Asian Lite marks Holy Month of Ramadan with a special series of Ramadan Musings

with Masarat Daud

 A dancer spins skirt as he performs Sufi dance at a night show marking the holy fasting month of Ramadan, in Old Cairo, Egypt
A dancer spins skirt as he performs Sufi dance at a night show marking the holy fasting month of Ramadan, in Old Cairo, Egypt

At a dinner recently, a friend spent five minutes ranting on the oppression of Ramadan and the inconvenience for non-Muslims to conform to the rules of Ramadan. I then receive a message from another non-Muslim friend who had lived in an Arab country and has recently moved to Canada. She said she feels terribly homesick seeing the Ramadan posts on social media; she did not fast but this month has become integral to her memories of home.

It was mutual respect, where my many non-Muslim friends have fond memories of this time of the year, just as I had greedily treasured the platter of Diwali sweets that would arrive from the neighbour’s house.

I asked my non-Muslim friends to share with me their memories of Ramadan and reading them brought a smile to my face.

Ramadan MusingsSyeba Bal who lives in Australia reminisces the Indian sweet shop owners in Dubai frying their fresh sweets in a large pot, sizzling in the oil, before the call to prayer. It remains an endearing memory of Ramadan for her.

“Getting Iftar snacks in a large platter from our Pakistani neighbor was a Ramadan highlight for me. Our neighbor had three daughters and all of them were exceptional cooks. I looked forward to Ramadan just for this!” adds Nitin Jaggi.

James McBennett has fond memories of Ramadan too. Growing up in an Arab country and now shuttling between Ireland and London, he still has dinners with Muslim friends during Ramadan. Connecting over food during this month, “especially during my time at Goodenough College, which is very multi-cultural and my favorite place in the world. There, Jews attend Ramadan events and Muslims attend Hanukkah or Shabbat. I attended both!”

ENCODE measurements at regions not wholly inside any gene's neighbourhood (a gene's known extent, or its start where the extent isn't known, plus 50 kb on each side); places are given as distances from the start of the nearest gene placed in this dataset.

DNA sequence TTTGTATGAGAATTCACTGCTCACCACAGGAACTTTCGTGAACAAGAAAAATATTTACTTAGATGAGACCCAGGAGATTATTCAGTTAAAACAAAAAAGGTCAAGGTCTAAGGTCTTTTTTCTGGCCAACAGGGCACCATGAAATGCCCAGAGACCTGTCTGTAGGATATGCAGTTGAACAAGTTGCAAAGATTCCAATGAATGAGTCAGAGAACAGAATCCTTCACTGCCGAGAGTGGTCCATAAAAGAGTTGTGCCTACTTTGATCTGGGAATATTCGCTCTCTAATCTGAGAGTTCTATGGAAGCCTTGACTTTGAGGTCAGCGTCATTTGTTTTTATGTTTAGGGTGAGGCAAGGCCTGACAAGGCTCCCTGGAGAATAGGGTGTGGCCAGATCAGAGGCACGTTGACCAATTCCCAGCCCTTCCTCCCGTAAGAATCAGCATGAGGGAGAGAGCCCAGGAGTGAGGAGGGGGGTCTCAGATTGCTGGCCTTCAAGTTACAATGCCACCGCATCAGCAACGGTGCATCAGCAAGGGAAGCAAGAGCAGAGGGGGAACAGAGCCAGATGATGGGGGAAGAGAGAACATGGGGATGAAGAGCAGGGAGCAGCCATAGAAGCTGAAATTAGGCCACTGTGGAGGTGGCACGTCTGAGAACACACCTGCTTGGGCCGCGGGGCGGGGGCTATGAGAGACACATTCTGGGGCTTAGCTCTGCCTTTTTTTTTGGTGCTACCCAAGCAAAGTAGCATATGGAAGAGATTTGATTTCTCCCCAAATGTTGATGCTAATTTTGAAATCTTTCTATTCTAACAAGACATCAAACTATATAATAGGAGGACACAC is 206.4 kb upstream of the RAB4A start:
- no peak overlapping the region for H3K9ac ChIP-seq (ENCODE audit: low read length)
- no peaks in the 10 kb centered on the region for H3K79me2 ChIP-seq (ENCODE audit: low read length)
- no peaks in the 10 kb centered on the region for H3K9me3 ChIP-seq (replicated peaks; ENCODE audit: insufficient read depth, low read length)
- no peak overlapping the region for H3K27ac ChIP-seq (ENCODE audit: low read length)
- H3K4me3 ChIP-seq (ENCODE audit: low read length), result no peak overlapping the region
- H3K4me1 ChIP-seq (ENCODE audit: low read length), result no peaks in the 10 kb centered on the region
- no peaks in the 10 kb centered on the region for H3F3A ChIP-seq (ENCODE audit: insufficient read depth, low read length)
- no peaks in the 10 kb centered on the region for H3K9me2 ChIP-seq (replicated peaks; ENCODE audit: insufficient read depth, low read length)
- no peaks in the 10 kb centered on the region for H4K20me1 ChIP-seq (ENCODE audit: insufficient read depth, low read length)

Another British friend, an aid worker who has travelled extensively in Middle East and North Africa remembers a Ramadan spent in Cairo a few years ago. When the mosques sounded the evening call to prayer, she was at the traffic lights and men threw dates and water into her car—for free. She also laughs at many humorous moments when colleagues who were fasting would have mood swings and a change of behavior because of the hunger pangs!

Kathy Ward has fond memories of Iftar in Dhaka, particularly the sight of the hoards of garment factory workers heading home in groups in time for Iftar. This shared sense of a community feeling that transcends religions and other differences is a very special aspect of Ramadan.

(Masarat Daud is many things. A girl’s education campaigner, a TED speaker, a TEDx curator, a recent SOAS MA graduate and a politically-incorrect humourist currently based in London.)



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